New Arthropod Fossil Might Be Relative Of Spiders, Scorpions

A 508-million-year-old arthropod that swam in the Cambrian seas is thought to share a common ancestor with spiders and scorpions.
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New Arthropod Fossil Might Be Relative Of Spiders, Scorpions

Paleontologists have discovered the fossilized remains of a new arthropod.

Yawunik kootenayi was swimming around oceans in Canada in the Cambrian period, 508 million years ago. It's thought to share a common ancestor with today's spiders and scorpions. (Video via the University of Toronto)

The arthropod had four eyes and arms lined with both tiny claws to help it feed and long antennae to sense its surroundings. (Video via the Royal Ontario Museum)

The study's lead author says species today don't have limbs that function like that:

"This dual function is very, very special, because it does not appear in modern forms. If you take insects as an example, they have a very constrained body plan. But the constraints were not the same in Yawunik."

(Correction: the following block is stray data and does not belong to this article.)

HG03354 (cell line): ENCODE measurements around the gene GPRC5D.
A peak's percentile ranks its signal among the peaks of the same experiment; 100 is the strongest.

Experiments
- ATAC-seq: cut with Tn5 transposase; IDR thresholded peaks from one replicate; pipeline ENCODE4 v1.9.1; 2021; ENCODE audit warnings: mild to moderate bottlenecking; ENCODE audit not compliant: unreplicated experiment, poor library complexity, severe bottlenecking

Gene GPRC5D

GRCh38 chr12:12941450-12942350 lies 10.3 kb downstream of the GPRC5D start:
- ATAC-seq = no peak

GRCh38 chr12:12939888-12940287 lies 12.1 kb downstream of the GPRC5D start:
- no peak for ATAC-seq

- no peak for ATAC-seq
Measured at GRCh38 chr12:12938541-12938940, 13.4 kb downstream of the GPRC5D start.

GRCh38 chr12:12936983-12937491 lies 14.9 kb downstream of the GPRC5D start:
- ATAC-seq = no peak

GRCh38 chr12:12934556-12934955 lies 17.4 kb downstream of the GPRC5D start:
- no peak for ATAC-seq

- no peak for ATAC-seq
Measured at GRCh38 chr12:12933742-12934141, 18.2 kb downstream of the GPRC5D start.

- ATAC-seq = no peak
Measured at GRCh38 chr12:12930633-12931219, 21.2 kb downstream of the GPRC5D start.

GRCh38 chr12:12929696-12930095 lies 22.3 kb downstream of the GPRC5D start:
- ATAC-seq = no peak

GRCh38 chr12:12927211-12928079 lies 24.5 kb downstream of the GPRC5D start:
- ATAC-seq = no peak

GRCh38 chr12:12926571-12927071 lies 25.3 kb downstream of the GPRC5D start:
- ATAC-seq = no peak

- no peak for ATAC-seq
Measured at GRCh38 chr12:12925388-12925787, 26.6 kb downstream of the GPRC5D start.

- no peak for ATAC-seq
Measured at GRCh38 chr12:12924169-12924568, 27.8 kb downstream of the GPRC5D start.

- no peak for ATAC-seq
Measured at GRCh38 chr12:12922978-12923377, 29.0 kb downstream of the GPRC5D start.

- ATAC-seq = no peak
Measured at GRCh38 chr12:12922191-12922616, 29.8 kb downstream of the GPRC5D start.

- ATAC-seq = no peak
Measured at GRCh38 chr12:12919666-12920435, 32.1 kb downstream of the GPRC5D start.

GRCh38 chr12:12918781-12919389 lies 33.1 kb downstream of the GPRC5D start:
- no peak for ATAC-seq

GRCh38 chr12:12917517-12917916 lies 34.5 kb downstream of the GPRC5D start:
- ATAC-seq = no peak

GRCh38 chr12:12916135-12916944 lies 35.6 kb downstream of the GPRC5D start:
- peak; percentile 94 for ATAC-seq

Researchers at the Royal Ontario Museum found the arthropod in the Marble Canyon fossil beds in Canada. Since they discovered the site in 2012, it's produced some of the best-preserved fossils we know of.

"There's reports of perhaps the liver and heart and some of the gut content of some of these creatures has been fossilized, which is very unusual. It's usually just the hard parts: shells, bones," said Stuart Sutherland, a paleontology professor at the University of British Columbia. (Video via CBC)

Researchers have published their findings about this latest discovery in the journal Palaeontology.

This video includes an image from Royal Ontario Museum / Jean–Bernard Caron.

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